The legal sector has oft been called one of the most ripe for innovation. Traditional to the point of archaic, and hierarchical to the point of cold, it's high-time something changed.
In a world with the 6-minute rule, it makes sense to automate some processes. Efficiency can only lead to increased value for the client, and less repetitive detail-based task for the poor paralegals. With partners taking in such a huge chunk of the fee, and outputting much less for the client, AI and bots can mean a majority of client insight is actually delivered from higher up the pyramid. Leaps and bounds are already being made in areas like contract review and data retrieval.
But how far can the legal industry head in that direction?
Whilst I'm happy with a robot trawling through 500-page documents on my behalf seeking contract weaknesses, I'm not sure I'd trust one to make judgements on litigation. As with all industries and technology - it comes back to balance. Human touch, insight, and emotional capability is required alongside the speed, efficiency and accuracy of machines. Something robots can't deliver. Well, not yet anyway...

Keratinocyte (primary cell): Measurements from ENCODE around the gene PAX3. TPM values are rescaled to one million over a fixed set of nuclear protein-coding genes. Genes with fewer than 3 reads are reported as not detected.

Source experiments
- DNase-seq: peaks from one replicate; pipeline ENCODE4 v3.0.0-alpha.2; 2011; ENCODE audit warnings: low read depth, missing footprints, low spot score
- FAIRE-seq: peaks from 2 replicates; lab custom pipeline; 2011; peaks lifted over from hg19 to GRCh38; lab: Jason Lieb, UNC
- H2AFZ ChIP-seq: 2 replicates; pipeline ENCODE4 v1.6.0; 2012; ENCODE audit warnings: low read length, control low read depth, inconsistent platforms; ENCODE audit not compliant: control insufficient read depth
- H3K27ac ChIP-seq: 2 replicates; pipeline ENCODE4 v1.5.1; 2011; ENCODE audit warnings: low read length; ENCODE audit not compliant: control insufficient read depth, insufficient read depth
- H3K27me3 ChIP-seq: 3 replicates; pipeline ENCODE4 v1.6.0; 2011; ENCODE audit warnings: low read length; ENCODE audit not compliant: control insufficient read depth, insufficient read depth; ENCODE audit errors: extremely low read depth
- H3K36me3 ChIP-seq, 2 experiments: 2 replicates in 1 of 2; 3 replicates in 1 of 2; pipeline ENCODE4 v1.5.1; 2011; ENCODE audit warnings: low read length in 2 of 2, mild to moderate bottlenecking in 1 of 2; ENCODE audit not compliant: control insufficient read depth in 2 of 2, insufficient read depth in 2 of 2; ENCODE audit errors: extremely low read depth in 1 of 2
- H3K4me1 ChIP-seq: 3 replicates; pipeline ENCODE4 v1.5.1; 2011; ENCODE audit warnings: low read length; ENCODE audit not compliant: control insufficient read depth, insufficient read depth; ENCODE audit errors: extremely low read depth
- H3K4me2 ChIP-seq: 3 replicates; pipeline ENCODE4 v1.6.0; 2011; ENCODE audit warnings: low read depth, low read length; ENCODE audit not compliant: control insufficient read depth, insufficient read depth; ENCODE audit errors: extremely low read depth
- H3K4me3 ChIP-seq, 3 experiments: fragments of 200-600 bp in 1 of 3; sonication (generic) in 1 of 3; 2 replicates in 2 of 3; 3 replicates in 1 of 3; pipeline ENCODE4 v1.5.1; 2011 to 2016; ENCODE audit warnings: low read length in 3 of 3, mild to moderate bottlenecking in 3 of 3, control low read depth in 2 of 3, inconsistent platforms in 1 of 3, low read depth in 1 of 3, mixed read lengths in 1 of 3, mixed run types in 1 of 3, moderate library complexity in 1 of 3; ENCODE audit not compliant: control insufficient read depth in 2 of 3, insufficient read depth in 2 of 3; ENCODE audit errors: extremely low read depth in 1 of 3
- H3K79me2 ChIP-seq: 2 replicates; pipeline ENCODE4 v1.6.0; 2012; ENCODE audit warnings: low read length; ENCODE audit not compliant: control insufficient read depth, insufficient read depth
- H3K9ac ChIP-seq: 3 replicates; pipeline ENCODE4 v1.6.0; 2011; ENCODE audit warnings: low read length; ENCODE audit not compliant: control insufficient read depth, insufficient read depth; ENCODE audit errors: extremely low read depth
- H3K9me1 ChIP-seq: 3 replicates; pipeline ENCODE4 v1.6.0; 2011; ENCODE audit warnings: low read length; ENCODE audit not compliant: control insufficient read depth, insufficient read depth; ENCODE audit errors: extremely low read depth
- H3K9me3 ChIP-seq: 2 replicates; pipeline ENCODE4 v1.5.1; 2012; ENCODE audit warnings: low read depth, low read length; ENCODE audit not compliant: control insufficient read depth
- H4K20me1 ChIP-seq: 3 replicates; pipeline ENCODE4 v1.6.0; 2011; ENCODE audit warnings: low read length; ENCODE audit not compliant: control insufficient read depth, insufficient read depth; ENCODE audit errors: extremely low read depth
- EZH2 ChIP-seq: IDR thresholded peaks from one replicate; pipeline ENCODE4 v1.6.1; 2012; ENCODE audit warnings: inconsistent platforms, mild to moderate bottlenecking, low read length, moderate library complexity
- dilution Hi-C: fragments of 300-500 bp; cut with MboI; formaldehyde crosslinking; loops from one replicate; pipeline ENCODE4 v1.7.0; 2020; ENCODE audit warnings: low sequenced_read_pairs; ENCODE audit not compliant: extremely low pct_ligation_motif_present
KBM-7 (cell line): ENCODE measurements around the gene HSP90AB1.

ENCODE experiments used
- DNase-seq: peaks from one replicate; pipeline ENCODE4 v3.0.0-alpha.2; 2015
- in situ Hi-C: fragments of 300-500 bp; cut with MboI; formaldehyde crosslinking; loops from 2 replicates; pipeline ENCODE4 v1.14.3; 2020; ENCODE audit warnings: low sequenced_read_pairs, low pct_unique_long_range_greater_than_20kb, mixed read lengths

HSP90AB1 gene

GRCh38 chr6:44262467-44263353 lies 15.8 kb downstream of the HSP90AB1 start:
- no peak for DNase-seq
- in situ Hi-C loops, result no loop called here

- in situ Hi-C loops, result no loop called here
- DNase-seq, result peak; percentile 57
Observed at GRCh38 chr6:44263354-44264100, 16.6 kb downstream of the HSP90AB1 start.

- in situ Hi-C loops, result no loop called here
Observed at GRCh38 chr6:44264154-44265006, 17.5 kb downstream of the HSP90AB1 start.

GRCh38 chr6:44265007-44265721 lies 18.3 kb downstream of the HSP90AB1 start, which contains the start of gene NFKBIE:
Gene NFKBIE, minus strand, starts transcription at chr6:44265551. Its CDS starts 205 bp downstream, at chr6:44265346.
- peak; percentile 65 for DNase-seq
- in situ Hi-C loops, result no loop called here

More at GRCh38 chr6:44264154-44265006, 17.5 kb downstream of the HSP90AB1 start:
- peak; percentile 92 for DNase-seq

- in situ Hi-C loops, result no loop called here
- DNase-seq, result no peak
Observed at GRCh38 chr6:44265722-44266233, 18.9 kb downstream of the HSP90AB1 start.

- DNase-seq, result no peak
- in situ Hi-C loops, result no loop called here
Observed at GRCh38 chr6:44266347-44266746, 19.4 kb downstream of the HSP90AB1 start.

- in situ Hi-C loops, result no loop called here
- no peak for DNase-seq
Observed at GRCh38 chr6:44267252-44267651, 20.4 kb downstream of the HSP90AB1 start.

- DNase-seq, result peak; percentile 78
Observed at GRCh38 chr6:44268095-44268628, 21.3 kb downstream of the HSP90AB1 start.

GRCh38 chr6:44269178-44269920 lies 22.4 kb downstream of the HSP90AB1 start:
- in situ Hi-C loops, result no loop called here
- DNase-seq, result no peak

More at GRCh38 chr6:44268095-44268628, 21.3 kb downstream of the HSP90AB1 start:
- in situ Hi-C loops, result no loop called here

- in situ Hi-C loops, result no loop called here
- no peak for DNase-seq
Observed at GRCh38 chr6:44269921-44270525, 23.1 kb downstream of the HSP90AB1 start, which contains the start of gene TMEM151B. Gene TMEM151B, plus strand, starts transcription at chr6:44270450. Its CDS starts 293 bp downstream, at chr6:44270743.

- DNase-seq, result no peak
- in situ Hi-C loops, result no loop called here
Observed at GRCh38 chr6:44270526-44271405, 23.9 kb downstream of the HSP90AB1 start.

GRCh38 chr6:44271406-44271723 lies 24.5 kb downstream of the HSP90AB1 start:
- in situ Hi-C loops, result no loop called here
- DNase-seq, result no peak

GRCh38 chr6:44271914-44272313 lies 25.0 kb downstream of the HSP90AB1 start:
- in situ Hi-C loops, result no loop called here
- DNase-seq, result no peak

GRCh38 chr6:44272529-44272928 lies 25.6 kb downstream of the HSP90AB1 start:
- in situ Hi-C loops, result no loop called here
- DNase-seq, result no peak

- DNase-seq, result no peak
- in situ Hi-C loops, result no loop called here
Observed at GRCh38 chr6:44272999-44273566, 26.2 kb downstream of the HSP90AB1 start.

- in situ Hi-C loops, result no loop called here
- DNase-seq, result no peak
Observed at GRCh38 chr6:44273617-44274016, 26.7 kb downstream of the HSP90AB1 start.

“In litigation I can see that developments in AI may lead to improvements in the search process in disclosure and in the preparation of some documents,” says Philip Marshall QC, a commercial barrister. “But where judgment is required — for example in written advocacy — I doubt there is much scope for it. The human touch and knowledge of the likely reaction of the tribunal is at a premium.”